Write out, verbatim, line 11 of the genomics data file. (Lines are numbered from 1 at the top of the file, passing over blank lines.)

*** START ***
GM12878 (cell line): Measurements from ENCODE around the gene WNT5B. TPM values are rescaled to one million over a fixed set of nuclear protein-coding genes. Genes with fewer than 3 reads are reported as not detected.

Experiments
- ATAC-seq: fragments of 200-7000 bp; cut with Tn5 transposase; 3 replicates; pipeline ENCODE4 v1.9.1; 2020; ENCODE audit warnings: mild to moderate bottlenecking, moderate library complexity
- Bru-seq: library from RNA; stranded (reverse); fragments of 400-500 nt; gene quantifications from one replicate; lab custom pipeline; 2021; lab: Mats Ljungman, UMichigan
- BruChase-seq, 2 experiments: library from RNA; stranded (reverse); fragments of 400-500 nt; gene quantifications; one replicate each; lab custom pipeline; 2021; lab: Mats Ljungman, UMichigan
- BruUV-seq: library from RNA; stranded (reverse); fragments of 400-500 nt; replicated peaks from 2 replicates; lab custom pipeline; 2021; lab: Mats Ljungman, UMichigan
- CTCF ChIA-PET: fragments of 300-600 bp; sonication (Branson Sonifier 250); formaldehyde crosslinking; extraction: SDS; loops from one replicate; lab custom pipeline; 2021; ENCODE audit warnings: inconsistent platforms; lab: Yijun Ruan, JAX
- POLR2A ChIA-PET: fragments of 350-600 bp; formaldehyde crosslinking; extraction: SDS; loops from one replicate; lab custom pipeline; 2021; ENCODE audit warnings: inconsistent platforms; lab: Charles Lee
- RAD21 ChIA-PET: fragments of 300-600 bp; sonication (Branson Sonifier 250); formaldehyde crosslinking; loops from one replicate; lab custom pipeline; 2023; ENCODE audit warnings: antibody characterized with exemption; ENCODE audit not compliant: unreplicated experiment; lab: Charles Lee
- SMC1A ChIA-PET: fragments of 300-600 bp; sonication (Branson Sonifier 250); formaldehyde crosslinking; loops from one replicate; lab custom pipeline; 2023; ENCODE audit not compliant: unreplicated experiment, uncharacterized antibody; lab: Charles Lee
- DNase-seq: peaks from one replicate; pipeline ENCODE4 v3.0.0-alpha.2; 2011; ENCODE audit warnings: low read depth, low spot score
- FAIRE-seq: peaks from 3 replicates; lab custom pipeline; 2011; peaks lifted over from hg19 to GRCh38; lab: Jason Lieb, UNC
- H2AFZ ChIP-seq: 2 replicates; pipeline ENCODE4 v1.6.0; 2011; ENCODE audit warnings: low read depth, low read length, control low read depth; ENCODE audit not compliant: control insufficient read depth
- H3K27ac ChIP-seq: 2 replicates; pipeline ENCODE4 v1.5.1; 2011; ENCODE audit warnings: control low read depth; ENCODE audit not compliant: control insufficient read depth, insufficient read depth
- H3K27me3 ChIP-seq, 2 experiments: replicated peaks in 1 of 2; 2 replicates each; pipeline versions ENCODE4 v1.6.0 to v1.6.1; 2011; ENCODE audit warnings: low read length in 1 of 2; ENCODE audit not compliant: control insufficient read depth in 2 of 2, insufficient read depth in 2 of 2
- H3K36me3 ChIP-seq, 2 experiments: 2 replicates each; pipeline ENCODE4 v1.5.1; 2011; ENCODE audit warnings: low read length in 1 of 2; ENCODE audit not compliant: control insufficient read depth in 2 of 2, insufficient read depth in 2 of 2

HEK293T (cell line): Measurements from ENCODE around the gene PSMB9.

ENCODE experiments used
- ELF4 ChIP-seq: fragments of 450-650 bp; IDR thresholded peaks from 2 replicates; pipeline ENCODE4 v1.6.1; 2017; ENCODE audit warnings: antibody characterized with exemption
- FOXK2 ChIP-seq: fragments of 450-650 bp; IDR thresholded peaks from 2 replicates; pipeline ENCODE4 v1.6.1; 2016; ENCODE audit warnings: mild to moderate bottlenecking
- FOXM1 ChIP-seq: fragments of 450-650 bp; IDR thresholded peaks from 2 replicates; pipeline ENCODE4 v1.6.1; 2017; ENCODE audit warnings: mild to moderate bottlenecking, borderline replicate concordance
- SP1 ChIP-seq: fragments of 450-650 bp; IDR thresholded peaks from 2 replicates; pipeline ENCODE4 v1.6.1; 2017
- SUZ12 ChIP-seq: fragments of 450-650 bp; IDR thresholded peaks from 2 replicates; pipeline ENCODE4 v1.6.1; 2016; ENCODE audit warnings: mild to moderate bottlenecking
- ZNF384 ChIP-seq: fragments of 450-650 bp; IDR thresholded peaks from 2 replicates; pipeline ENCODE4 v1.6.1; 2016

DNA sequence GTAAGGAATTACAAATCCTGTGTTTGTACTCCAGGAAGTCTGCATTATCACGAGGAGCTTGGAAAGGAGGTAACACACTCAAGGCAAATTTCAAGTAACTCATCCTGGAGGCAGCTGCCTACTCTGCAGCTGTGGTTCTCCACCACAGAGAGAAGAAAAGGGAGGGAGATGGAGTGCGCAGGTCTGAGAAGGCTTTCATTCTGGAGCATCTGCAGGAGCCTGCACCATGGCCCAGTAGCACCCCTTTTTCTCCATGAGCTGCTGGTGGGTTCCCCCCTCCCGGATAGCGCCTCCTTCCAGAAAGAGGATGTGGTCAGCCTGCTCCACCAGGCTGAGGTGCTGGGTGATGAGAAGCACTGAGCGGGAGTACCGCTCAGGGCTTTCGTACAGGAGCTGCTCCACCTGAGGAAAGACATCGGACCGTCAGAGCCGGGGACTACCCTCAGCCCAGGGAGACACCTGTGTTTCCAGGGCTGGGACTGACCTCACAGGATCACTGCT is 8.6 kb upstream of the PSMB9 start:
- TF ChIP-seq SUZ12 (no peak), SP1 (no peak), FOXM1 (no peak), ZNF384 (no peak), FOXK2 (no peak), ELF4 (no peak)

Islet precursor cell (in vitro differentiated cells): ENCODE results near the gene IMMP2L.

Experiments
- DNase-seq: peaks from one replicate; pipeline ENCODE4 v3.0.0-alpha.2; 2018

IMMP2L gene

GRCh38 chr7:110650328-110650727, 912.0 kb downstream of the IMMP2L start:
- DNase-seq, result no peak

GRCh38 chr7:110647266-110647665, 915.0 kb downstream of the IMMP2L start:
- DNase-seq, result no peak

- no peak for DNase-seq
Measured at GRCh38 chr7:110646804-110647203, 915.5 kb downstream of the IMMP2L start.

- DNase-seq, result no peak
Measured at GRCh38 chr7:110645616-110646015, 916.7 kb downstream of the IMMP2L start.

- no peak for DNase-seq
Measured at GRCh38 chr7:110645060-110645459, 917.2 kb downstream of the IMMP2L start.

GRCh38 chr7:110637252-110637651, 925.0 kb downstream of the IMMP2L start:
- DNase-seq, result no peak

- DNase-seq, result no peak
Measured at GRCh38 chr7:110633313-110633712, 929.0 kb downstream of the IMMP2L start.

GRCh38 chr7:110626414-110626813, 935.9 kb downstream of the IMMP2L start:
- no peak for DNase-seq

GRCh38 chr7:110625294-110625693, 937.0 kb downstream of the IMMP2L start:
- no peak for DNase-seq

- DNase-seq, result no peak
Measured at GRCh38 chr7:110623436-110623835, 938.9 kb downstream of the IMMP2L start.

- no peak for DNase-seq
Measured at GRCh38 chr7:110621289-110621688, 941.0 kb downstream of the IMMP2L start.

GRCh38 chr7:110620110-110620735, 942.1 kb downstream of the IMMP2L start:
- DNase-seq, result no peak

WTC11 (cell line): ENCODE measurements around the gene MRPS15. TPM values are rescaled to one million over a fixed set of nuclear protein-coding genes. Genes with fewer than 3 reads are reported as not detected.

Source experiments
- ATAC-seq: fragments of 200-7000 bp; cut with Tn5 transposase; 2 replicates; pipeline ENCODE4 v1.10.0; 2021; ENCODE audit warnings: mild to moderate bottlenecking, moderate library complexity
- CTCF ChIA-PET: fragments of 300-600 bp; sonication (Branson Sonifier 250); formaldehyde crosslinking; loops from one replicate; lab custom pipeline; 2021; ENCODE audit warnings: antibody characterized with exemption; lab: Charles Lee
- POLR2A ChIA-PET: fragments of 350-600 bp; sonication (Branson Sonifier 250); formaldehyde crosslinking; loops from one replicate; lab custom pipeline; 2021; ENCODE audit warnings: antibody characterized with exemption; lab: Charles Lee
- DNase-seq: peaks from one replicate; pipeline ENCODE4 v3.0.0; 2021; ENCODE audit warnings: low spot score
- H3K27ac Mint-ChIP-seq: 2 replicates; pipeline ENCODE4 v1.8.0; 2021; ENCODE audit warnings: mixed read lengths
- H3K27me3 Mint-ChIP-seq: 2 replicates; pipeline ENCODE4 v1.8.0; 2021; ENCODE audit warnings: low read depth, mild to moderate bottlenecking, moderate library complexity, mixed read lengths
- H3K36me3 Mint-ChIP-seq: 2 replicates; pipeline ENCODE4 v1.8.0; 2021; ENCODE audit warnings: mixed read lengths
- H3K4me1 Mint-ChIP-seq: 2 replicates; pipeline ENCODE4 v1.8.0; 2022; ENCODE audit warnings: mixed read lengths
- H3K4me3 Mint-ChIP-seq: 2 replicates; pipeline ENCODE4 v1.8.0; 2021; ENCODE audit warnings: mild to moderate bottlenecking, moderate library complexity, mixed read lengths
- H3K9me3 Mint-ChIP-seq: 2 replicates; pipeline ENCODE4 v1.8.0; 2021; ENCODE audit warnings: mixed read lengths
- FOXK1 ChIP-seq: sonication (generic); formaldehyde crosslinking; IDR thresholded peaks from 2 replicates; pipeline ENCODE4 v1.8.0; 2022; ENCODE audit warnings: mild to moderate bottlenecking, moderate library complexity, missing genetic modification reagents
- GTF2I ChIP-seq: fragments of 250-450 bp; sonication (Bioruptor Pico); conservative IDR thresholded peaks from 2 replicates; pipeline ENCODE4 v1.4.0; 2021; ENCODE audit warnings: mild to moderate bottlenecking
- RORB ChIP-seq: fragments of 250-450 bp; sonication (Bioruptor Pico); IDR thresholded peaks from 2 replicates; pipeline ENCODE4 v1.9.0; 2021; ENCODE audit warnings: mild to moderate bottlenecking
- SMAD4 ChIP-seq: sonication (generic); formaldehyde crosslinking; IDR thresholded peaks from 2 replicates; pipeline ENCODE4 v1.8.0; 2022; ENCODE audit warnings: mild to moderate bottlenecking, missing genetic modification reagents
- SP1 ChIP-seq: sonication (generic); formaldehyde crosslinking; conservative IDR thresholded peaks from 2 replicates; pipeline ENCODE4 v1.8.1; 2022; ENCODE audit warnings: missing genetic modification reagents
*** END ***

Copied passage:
- DNase-seq: peaks from one replicate; pipeline ENCODE4 v3.0.0-alpha.2; 2011; ENCODE audit warnings: low read depth, low spot score